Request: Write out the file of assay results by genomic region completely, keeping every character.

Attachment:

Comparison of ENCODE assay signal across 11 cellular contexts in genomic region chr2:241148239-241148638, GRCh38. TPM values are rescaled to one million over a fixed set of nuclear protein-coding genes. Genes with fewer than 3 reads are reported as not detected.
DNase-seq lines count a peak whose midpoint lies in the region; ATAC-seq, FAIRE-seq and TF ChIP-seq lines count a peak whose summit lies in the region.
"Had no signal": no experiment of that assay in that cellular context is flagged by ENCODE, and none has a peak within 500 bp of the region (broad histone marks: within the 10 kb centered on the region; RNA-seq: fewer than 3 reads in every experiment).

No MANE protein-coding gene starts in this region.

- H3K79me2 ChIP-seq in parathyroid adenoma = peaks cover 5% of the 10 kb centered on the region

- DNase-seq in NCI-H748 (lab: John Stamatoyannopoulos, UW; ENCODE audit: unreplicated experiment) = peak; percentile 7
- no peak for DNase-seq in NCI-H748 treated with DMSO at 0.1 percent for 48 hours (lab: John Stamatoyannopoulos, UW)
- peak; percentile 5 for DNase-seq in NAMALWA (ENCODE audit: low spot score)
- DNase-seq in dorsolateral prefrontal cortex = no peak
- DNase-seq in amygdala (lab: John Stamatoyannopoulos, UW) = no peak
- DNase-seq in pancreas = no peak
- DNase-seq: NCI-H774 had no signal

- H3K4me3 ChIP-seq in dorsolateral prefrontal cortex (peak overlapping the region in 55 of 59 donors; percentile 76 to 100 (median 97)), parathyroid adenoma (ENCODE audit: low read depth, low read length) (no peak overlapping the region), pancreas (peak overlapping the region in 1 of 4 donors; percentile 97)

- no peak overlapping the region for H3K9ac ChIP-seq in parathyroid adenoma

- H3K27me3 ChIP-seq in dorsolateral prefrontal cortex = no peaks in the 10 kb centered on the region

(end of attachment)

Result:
Comparison of ENCODE assay signal across 11 cellular contexts in genomic region chr2:241148239-241148638, GRCh38. TPM values are rescaled to one million over a fixed set of nuclear protein-coding genes. Genes with fewer than 3 reads are reported as not detected.
DNase-seq lines count a peak whose midpoint lies in the region; ATAC-seq, FAIRE-seq and TF ChIP-seq lines count a peak whose summit lies in the region.
"Had no signal": no experiment of that assay in that cellular context is flagged by ENCODE, and none has a peak within 500 bp of the region (broad histone marks: within the 10 kb centered on the region; RNA-seq: fewer than 3 reads in every experiment).

No MANE protein-coding gene starts in this region.

- H3K79me2 ChIP-seq in parathyroid adenoma = peaks cover 5% of the 10 kb centered on the region

- DNase-seq in NCI-H748 (lab: John Stamatoyannopoulos, UW; ENCODE audit: unreplicated experiment) = peak; percentile 7
- no peak for DNase-seq in NCI-H748 treated with DMSO at 0.1 percent for 48 hours (lab: John Stamatoyannopoulos, UW)
- peak; percentile 5 for DNase-seq in NAMALWA (ENCODE audit: low spot score)
- DNase-seq in dorsolateral prefrontal cortex = no peak
- DNase-seq in amygdala (lab: John Stamatoyannopoulos, UW) = no peak
- DNase-seq in pancreas = no peak
- DNase-seq: NCI-H774 had no signal

- H3K4me3 ChIP-seq in dorsolateral prefrontal cortex (peak overlapping the region in 55 of 59 donors; percentile 76 to 100 (median 97)), parathyroid adenoma (ENCODE audit: low read depth, low read length) (no peak overlapping the region), pancreas (peak overlapping the region in 1 of 4 donors; percentile 97)

- no peak overlapping the region for H3K9ac ChIP-seq in parathyroid adenoma

- H3K27me3 ChIP-seq in dorsolateral prefrontal cortex = no peaks in the 10 kb centered on the region